Philadelphia Police Commissioner Danielle Outlaw is resigning later this month for a new position, Mayor Jim Kenney’s office announced Tuesday morning.
Outlaw, who will leave her post on Sept. 22, is set to become the deputy chief security officer of the Port Authority of New York and New Jersey. She became the police commissioner in February 2020, becoming the first Black woman to lead Philadelphia’s police department.
But Outlaw faced a series of tests throughout her tenure, including pandemic shutdowns, record levels of gun violence and increasingly vocal criticism of the Philadelphia Police Department amid anti-brutality protests and law enforcement’s responses to them.
“Commissioner Outlaw has worked relentlessly for three and a half years during an unprecedented era in our city and a number of crisis situations, and she deserves praise for her commitment to bring long-overdue reform to the Department after years of racism and gender discrimination prior to her appointment,” Mayor Kenney said in a statement. “We wish her success in her new position and thank Commissioner Outlaw for her dedication to serve the residents of Philadelphia.”
Outlaw has more than two decades of experience in law enforcement – having spent years in Oakland, California and two years in Portland, Oregon before coming to Philadelphia in 2019. With a salary of $285,000, she oversaw the nation’s fourth-largest police department, with more than 6,300 sworn members and 800 civilian personnel.
At the Port Authority of New York and New Jersey, she’s expected to help oversee more than 2,300 staff operating across 13 facilities. While no salary details for her new position have been confirmed, the 2022 salary of the chief security officer at Port Authority was $266,470.
The challenges Outlaw, the police department and the city as a whole have faced regarding rising gun violence led to her role – and whether or not she should retain it – becoming a key talking point during the Philadelphia mayoral primary earlier this year.
While some candidates suggested removing Outlaw from her post upon taking office, Cherelle Parker, the former City Councilmember and Democratic nominee for mayor, told City & State that she wouldn’t commit to making personnel decisions during the campaign.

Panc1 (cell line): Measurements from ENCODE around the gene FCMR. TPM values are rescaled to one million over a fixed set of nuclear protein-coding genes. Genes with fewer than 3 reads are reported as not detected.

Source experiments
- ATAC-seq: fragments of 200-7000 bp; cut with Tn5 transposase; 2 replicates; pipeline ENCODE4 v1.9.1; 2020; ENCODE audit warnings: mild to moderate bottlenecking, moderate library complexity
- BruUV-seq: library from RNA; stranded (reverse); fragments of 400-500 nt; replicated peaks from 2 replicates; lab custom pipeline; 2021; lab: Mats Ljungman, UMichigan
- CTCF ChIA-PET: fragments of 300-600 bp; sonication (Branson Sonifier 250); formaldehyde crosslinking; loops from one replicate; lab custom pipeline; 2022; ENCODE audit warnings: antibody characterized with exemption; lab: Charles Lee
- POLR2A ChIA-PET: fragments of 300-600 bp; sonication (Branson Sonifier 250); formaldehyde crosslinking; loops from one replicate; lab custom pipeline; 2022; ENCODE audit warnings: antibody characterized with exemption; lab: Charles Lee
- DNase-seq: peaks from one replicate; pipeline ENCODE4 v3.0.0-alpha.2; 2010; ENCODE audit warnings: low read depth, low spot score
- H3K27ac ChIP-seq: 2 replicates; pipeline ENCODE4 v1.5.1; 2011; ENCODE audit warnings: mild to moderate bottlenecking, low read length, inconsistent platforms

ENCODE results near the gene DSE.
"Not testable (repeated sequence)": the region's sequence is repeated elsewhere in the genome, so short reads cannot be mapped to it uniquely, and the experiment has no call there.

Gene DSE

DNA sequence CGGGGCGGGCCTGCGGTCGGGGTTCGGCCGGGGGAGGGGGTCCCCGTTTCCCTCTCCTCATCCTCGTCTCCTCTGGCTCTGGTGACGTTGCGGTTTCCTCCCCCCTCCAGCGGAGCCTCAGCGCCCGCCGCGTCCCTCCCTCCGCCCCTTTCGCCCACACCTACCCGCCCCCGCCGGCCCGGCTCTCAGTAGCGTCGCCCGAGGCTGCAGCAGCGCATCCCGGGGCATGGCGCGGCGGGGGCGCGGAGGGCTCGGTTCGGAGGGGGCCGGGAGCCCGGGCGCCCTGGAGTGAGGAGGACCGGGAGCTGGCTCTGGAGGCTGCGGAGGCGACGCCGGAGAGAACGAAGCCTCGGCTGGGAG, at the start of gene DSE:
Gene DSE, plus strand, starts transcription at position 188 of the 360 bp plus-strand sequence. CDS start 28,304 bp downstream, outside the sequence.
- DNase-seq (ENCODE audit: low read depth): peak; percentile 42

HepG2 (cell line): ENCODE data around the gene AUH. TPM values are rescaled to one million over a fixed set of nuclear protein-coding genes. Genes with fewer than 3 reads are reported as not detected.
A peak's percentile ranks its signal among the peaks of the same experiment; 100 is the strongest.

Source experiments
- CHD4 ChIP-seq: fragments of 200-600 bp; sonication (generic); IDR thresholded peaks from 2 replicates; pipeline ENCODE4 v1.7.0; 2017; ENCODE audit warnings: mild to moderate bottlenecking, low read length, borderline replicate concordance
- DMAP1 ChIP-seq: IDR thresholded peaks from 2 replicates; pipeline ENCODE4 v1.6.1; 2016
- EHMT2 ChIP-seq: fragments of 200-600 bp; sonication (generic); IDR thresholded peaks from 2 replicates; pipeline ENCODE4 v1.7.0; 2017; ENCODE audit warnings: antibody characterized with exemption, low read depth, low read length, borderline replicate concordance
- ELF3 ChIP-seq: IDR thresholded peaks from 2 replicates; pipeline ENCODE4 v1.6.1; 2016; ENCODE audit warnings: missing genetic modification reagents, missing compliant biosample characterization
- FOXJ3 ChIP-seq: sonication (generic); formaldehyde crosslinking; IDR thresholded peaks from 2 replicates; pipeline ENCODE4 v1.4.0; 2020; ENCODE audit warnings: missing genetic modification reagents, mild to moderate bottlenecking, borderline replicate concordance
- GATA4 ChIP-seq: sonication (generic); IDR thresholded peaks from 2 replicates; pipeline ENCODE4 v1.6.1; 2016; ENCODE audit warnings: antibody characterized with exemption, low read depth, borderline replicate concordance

“While there will be many Monday morning quarterbacks second guessing her performance and decision-making, I have nothing but a great deal of respect and admiration for the job that she has done for our city,” Parker said in a statement Tuesday. “We should remember her name because I know we will be hearing about her distinguished work in whatever capacity she chooses in the future – that is one thing I know for sure.”
Outlaw will also join Michael Harpster at the Port Authority. Harpster is a former FBI special agent who most recently served as head of global security and fraud operations for the Vanguard Financial Group. The two hires come as the Port Authority begins to operate on its new, nearly $1 billion budget focused on enhancing safety and strengthening cybersecurity.
“These exceptional talents have their finger on the pulse of a high-stakes, constantly shifting security universe,” Port Authority Chief Security Officer Greg Ehrie said in a statement. “We are honored to be able to fortify our team with professionals from law enforcement’s top levels, who understand the unyielding importance of keeping our region safe.”
First Deputy John Stanford will serve as Philadelphia's interim police commissioner.